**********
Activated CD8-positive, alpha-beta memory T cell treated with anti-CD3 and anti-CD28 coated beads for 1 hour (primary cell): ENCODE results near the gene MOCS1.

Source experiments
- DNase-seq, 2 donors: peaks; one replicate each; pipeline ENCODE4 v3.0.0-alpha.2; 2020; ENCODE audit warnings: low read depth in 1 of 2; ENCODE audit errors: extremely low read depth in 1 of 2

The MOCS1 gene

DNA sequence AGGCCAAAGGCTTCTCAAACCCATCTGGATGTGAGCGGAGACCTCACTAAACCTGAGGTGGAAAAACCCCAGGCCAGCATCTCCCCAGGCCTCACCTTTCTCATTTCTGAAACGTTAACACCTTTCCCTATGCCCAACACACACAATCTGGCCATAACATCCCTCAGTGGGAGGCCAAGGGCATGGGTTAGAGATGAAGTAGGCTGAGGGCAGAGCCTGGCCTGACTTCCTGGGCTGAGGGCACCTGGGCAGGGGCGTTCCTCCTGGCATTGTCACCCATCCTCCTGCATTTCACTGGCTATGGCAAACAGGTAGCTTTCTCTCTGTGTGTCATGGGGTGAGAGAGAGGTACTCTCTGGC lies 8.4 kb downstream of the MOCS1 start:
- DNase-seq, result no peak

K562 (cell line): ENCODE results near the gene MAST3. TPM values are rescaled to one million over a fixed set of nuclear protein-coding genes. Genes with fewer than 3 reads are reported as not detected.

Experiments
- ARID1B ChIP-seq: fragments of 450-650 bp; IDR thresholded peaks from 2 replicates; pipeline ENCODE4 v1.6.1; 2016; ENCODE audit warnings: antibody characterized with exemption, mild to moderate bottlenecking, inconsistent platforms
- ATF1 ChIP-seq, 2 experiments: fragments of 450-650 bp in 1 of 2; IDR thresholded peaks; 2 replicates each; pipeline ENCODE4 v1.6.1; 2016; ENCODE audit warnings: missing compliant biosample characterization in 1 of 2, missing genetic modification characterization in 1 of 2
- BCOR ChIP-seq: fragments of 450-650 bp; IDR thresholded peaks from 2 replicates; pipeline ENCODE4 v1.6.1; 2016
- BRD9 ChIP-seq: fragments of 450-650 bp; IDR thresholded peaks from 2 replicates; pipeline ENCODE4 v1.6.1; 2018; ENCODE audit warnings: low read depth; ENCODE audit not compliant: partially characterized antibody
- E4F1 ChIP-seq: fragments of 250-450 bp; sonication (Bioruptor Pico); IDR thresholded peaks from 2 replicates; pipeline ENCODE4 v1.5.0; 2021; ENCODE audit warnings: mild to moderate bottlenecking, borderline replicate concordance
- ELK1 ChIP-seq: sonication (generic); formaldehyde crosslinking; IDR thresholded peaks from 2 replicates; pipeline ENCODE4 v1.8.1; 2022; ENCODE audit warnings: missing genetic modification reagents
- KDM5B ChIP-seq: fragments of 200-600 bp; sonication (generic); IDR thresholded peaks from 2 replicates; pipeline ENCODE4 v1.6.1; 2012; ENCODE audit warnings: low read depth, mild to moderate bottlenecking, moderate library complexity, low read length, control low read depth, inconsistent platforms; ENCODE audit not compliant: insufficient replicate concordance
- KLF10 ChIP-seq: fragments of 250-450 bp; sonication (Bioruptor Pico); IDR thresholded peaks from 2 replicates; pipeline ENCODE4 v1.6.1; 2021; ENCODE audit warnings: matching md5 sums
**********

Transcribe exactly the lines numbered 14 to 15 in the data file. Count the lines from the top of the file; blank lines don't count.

- ELK1 ChIP-seq: sonication (generic); formaldehyde crosslinking; IDR thresholded peaks from 2 replicates; pipeline ENCODE4 v1.8.1; 2022; ENCODE audit warnings: missing genetic modification reagents
- KDM5B ChIP-seq: fragments of 200-600 bp; sonication (generic); IDR thresholded peaks from 2 replicates; pipeline ENCODE4 v1.6.1; 2012; ENCODE audit warnings: low read depth, mild to moderate bottlenecking, moderate library complexity, low read length, control low read depth, inconsistent platforms; ENCODE audit not compliant: insufficient replicate concordance